Your dish looks “mmm zien” (Moroccan Arabic for delicious!) – I lived in Ifrane (north of Fez) for year and have experimented with several different kinds of tajine, although I’ve never tried one with prunes. Will have to test out this recipe!

  2. Terence Carter

    Zien! We know Ifrane well, went skiing at the slopes near there once! We’ve lived in the Middle East for 12 years and have been to Morocco a few times. That dish is one of Lara’s favourites so it’s the one we settled on, it’s quite popular over all of Morocco and the ingredients are easy to find. For some people the preserved lemons for some tagines are not readily available.
    Give the dish a go, it’s great for winter.
    Cheers,
    T

  3. Heather Carreiro

    My Portuguese family does weekly Sunday dinners – when it’s my turn to cook I might go Moroccan on them, bust out the tea set from Fez and everything! Living in Ifrane was a trip. It got SO cold there. One day it would be snowing (even into April and May) and the next you could wear a t-shirt and sit outside.

  4. Terence Carter

    Well anything’s better than endless bacalhau! After a week in Portugal I feel like a walking piece of salt cod…
    My memories of Ifrane are the beautiful blue skies and the damn freezing temperatures.The snow was HARD too. Love to go back one day…

  5. Terence Carter

    Peter,
    Thanks for your comment.
    Hate to burst your bubble, but most tagines are cooked in a huge pot and only transferred to the tagine pot for final heating over an open flame before serving (I’ve been in quite a few Moroccan kitchens!)
    It’s rarely cooked from scratch in the tagine pot – the pot itself is not easy or sensible to cook in. For instance, it’s very hard to brown meat in the tagine pot.
    These days manufacturers such as Le Creuset have brought out cast iron bottomed pots that make cooking tagine in them from scratch far more practical.

  6. Mohamed

    Thanks for the info, I am Moroccan but I live now in Australia, this is my favorite Tagine ever, ahhh I missed it lot, I tried to make it several times but never turns like mum’s Tagine.
    Salam

  7. laradunston

    Hi Mohamed – no cooking is ever as good as Mum’s cooking, is it? You must try this particular recipe and let us know how you like it. Shukran for visiting us here!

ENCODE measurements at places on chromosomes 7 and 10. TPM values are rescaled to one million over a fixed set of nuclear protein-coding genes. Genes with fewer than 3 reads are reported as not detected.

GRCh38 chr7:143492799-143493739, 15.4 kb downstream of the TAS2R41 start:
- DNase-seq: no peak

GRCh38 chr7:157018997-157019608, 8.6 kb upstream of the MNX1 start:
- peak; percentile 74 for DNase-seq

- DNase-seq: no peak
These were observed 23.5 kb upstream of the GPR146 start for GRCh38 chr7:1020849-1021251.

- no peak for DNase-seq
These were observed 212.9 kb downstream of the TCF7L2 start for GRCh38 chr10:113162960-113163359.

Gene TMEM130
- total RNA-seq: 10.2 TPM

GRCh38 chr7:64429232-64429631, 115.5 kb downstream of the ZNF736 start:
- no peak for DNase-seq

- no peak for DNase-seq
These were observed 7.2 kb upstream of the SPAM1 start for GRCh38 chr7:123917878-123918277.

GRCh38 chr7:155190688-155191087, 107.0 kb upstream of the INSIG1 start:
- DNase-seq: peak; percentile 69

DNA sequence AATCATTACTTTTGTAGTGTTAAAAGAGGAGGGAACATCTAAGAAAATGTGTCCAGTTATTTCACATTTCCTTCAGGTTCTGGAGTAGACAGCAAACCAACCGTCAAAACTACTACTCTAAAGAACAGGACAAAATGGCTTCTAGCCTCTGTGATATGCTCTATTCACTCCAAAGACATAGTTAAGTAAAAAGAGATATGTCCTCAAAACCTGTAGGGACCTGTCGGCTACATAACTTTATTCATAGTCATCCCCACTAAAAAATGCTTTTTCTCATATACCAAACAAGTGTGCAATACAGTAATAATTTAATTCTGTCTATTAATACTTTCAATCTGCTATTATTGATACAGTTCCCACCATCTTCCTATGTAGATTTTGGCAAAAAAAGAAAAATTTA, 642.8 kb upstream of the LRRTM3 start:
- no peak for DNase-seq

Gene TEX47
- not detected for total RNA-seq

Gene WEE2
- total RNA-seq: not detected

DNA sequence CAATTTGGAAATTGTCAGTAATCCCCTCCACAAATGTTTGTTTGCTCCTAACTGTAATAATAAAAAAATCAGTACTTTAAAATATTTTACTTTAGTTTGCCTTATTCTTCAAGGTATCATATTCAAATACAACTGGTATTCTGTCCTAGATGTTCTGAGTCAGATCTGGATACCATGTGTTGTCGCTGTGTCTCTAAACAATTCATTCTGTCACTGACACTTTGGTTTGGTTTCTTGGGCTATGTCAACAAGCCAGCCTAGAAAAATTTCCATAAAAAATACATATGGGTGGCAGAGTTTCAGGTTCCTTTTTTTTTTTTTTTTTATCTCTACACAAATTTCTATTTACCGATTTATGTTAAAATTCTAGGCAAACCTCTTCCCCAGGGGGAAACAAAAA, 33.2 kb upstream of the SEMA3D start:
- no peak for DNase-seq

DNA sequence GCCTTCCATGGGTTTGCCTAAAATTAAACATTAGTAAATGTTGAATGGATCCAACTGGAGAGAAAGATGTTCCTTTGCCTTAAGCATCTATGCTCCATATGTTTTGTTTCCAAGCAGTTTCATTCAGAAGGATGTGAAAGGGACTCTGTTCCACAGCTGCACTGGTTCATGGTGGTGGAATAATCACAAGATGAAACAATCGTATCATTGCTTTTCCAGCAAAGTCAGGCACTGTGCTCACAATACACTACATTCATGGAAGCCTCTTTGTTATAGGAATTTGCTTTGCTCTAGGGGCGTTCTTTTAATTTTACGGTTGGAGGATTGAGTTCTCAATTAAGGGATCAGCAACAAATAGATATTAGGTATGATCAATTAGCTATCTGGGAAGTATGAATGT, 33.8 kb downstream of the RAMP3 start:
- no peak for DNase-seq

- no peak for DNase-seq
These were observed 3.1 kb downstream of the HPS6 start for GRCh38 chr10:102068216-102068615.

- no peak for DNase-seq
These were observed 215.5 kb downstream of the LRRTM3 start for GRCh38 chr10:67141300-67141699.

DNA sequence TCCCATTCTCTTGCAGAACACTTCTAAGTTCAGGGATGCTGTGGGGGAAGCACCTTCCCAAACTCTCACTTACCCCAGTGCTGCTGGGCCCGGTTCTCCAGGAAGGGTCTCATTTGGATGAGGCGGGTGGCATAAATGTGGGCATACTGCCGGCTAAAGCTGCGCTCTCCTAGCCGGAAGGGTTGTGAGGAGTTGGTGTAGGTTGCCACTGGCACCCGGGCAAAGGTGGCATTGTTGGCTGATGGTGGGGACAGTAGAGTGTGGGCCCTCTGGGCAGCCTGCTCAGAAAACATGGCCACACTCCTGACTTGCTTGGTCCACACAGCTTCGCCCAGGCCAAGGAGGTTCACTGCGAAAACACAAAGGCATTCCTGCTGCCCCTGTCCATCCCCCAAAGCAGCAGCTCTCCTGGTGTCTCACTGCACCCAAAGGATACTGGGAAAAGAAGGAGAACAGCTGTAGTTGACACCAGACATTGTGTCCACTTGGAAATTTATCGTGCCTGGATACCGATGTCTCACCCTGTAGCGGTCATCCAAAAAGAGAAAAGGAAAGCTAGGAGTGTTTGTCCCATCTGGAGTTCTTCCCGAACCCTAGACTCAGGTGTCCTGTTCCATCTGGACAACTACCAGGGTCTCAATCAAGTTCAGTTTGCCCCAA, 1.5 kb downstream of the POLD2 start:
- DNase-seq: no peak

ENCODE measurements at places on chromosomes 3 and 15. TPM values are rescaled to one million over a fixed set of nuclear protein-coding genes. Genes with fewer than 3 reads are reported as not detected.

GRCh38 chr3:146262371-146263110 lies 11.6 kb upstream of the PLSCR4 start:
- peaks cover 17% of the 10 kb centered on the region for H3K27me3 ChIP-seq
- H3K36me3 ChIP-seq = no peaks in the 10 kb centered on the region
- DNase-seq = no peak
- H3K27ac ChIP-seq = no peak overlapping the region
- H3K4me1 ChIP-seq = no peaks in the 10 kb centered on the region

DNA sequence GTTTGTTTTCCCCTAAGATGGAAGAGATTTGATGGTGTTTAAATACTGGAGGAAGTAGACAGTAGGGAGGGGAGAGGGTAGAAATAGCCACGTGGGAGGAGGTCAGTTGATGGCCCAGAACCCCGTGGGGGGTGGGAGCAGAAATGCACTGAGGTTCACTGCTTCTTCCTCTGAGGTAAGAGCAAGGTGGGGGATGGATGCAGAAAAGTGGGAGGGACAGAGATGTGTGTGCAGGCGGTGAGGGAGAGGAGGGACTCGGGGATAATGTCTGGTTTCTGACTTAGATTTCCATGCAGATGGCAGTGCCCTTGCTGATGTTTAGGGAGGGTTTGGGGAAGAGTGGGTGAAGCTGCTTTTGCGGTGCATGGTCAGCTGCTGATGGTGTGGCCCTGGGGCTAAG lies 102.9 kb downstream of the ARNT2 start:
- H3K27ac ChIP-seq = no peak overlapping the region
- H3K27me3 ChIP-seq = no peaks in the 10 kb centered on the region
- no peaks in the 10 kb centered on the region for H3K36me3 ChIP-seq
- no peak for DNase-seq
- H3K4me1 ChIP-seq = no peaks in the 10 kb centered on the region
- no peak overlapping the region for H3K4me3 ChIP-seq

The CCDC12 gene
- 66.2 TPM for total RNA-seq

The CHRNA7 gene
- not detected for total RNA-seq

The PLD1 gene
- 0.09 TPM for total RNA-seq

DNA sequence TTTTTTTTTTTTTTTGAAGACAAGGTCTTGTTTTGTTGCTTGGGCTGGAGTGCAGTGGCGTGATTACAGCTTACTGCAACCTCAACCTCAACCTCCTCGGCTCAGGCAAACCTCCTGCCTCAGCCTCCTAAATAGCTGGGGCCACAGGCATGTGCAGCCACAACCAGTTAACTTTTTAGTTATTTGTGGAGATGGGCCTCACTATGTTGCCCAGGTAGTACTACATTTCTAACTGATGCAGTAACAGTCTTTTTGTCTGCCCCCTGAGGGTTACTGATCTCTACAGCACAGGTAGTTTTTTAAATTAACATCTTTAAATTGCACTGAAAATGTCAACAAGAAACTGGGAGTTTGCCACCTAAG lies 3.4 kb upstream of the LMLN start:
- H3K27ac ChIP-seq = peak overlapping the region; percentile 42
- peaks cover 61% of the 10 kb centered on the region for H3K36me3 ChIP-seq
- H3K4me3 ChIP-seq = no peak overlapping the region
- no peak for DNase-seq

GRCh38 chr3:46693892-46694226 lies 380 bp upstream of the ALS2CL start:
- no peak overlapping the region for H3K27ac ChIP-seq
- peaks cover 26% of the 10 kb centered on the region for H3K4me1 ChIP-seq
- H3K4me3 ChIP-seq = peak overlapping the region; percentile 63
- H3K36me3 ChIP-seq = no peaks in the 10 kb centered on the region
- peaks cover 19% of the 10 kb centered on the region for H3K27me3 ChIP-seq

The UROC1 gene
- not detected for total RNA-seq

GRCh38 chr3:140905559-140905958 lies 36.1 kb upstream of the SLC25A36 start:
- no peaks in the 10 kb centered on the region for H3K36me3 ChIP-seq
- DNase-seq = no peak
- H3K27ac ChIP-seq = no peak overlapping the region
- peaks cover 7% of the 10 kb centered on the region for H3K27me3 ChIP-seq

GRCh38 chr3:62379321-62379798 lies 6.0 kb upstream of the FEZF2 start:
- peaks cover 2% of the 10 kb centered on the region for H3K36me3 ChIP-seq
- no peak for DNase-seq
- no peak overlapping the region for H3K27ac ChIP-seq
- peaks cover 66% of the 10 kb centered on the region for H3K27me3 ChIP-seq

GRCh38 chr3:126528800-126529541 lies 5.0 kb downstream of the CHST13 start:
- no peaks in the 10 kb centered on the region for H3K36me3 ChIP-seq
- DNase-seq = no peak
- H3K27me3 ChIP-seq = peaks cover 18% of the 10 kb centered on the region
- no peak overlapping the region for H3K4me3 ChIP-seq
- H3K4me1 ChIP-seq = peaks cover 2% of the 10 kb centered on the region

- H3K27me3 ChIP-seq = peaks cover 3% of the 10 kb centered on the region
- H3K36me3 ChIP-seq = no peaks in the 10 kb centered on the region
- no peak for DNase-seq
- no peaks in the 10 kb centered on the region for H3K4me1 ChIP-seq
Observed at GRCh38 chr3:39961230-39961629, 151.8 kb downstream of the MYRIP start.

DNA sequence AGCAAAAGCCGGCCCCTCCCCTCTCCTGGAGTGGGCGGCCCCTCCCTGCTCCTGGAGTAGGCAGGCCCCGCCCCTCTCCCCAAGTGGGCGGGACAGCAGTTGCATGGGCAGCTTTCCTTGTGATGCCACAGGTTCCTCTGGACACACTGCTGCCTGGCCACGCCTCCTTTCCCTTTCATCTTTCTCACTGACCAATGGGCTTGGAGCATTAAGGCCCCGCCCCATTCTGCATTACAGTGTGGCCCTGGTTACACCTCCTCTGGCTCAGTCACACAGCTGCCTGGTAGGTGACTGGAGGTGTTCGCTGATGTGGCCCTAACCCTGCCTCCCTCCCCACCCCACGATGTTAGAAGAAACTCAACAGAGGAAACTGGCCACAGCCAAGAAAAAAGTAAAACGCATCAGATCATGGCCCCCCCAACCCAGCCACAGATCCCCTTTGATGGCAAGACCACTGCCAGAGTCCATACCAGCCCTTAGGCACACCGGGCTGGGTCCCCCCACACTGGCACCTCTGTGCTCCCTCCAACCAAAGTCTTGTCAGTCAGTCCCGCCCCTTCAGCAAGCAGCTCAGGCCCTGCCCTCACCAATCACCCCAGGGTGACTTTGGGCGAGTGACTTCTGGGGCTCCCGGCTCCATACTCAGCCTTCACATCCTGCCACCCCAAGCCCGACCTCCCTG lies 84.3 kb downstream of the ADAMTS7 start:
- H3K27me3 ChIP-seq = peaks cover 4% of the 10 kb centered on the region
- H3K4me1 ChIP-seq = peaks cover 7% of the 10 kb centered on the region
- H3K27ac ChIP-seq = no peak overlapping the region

8. Lisa

    Love love love Tajines! You are mikang me realizethat I have not made many lately!I own many tajine dishes!!!Le Creuset is great!Lovely post!

  9. Josh

    Terence, many thanks! This is the best lamb tagine recipe I’ve come across from the many on the web, a simple and failsafe way of creating an authentic dish.

    For me it’s fine to leave the herbs in the dish, as they’re all but disappeared by the time it’s done. I also prefer to keep the almonds whole. I don’t bother with the Ras al hanout, because I prefer to add the spices myself – mainly coriander powder, nutmeg, a touch of cayenne pepper.

    I live near Portobello in London, which has a large Moroccan population. So fortunately I can get nice fresh tagine ingredients from Portobello market and the Moroccan butchers here.

  10. Terence Carter

    Thanks Josh.
    As the herbs are tied with kitchen string, it’s a good idea with my version to pluck them out!
    That’s great that you can get good fresh ingredients, nothing worse than old dried herbs.
    I’ve had this recipe with a mix of almond slivers and whole almonds too, it’s really down to personal preference and how you want to present the dish.
    Cheers,
    T

  11. Todd B.

    I FOUND IT!!!! I stumbled across your site & this recipe 6 months ago, made it & it was outstanding!!!! Have been looking for it again for a few weeks & I found it again!!! I have a Moroccan cookbook but this is BY FAR the best recipe- I think its the addition of the ras el hanout- I have made others & it was missing something. Was able to get ras el hanout here in Geneva that gets sent to the king of Saudi Arabia as its his favorite & its quite good & surprisingly not that spendy! On my way to the shop to get everything else- its on the menu tonight!!!!

  12. Lara Dunston

    Hi Todd – so pleased to hear that. And so glad to hear it worked out well. If that Ras el Hanout is being sent to the Saudi king it must be pretty special. Enjoy!

  13. Sharon

    Hi Terence
    This was sublime – thank you for transporting us from uMhlanga, in South Africa to Morocco. I added a few extras like fish sauce, chicken stock & a little chilli powder, topped with fresh coriander and served it with cauliflower mash – it was excellent !

    Thank you – your website is stunning.

  14. Lara Dunston

    Hi Sharon – I’ll answer on behalf of Terence, who is busy finishing his photography portfolio site at the moment. Pleased you loved the recipe, though sounds like it became a fusion of sorts with that fish sauce, chili and coriander. The most important thing is that you enjoyed it! Thanks for trying it out and thanks so much for sharing your feedback – both on the recipe and the website. x


Post a new comment